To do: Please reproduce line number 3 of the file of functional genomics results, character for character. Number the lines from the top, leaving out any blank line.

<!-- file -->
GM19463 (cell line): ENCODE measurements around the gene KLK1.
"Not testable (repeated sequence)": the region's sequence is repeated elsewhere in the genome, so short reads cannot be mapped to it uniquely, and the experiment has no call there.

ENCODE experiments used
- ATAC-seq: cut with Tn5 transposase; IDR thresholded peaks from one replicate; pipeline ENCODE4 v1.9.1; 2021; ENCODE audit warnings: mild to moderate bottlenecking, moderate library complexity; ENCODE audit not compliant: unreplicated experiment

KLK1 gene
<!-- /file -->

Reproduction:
ENCODE experiments used